Landlords and real estate investors are always hopeful that the property management companies they hire will do the best job possible and be worth the money they are being paid. After all, you’re paying them to oversee your rental properties, manage the daily operations, and ensure that your best interests are always protected. However, no two companies are ever alike and some will make promises that they cannot deliver. Once you have signed a long-term agreement or contract, they fail to uphold their part of it and neglect their responsibilities.
So how can you determine whether or not the property management company you have hired is worth the money you’ve been paying them every month? Here are a few helpful tips on how to tell if they’re worth it:
- Lease violations – if you find yourself having to deal with complaints, they may not always be from tenants (see below under “Tenants are your primary indicator”). It may be a neighbor complaining about legitimate concerns regarding your tenant. For instance, if the tenant is violating your lease agreement, the property management employee or team should catch any infractions of this nature. Complaints about barking dogs when pets are not allowed or garbage and trash accumulating on the property are examples of what can happen when property managers are not doing their jobs.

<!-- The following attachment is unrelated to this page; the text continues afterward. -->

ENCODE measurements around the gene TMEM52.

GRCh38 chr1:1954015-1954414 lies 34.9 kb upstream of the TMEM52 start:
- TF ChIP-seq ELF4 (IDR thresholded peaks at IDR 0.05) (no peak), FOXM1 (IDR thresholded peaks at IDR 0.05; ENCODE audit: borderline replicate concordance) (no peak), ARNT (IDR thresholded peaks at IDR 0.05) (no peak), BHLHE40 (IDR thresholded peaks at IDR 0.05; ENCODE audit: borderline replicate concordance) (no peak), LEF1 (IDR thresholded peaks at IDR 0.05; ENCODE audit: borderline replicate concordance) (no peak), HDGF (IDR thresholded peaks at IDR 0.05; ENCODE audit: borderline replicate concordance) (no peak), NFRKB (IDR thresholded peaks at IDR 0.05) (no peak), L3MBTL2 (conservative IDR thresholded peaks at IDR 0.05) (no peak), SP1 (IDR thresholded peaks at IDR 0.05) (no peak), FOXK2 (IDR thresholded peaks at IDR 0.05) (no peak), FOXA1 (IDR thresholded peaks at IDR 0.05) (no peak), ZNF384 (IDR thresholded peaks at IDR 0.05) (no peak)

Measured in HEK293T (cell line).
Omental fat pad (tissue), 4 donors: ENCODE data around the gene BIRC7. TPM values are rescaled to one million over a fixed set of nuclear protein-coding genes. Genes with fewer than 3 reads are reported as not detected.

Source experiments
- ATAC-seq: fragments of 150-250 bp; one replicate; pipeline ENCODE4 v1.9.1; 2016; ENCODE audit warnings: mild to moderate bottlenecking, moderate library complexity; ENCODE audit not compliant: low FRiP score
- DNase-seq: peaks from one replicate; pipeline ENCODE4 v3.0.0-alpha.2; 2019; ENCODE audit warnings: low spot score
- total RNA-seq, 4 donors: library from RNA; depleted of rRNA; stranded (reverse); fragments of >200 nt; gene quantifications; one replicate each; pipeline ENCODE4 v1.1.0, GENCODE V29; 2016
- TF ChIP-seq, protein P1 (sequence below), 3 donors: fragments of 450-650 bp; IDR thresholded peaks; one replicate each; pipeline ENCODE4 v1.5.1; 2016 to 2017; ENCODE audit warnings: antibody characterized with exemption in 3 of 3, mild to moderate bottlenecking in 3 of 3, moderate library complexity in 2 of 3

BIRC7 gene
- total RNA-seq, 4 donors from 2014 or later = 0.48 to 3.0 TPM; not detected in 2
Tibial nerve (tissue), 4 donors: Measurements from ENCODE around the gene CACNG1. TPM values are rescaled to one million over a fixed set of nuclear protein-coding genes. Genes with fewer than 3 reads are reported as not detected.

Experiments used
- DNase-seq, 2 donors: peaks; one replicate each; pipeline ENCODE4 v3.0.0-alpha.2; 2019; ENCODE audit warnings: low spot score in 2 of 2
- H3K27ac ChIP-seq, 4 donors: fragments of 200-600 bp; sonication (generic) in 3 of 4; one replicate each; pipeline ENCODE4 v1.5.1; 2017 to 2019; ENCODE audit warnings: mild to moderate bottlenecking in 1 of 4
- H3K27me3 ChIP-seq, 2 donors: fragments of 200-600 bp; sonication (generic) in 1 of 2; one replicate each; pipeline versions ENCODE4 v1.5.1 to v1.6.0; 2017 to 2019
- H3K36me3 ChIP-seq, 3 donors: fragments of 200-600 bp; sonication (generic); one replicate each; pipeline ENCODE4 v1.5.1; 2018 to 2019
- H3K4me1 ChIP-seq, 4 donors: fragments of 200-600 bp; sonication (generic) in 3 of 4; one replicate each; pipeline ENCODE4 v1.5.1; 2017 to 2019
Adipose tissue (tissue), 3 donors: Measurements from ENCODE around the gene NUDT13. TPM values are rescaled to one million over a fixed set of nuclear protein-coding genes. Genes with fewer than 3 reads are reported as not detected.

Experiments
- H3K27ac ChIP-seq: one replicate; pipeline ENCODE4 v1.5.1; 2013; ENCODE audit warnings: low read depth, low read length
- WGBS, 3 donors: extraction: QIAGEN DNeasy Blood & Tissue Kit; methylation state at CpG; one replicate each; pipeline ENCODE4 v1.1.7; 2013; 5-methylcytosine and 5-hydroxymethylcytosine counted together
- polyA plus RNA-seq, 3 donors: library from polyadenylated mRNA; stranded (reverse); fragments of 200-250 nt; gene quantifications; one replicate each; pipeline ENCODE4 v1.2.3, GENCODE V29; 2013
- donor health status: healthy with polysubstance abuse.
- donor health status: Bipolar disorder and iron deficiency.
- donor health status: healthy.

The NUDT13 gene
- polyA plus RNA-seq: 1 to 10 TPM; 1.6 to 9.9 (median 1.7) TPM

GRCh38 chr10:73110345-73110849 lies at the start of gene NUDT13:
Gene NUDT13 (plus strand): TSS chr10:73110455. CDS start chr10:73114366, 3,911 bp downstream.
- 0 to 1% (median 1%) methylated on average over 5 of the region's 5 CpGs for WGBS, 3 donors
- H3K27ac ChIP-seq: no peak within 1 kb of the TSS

- Regulatory non-compliance – if you have been cited for compliance violations or other code or regulation problems, this may indicated that your property management team is not doing the job you have paid them to do. When managers neglect to inspect your properties on a regularly scheduled basis, it means they aren’t following federal and state rental housing regulations. Not only does this imply costly financial ramifications, it leads to a higher tenant turnover rate and reduced cash flow.
- Tenants are your primary indicator – if your tenants would rather talk to you about their rent payments or unresolved maintenance and repair issues, there could be a problem with the company you hired. For instance, they may not be managing the daily operations of your properties that they agreed on. However, if they are contacting you as a last resort because the property management company does not respond to their requests, it may be time for a change.
Granted, you always want to give a property manager or management team the benefit of the doubt in cases types of circumstances. However, you should be able to discuss your issues with them prior to making assumptions or jumping to conclusions. If these particular issues or problems continue, it may be time to consider switching to another property management company. Remember, you’re paying them to protect your interests and investments by managing them properly at all times.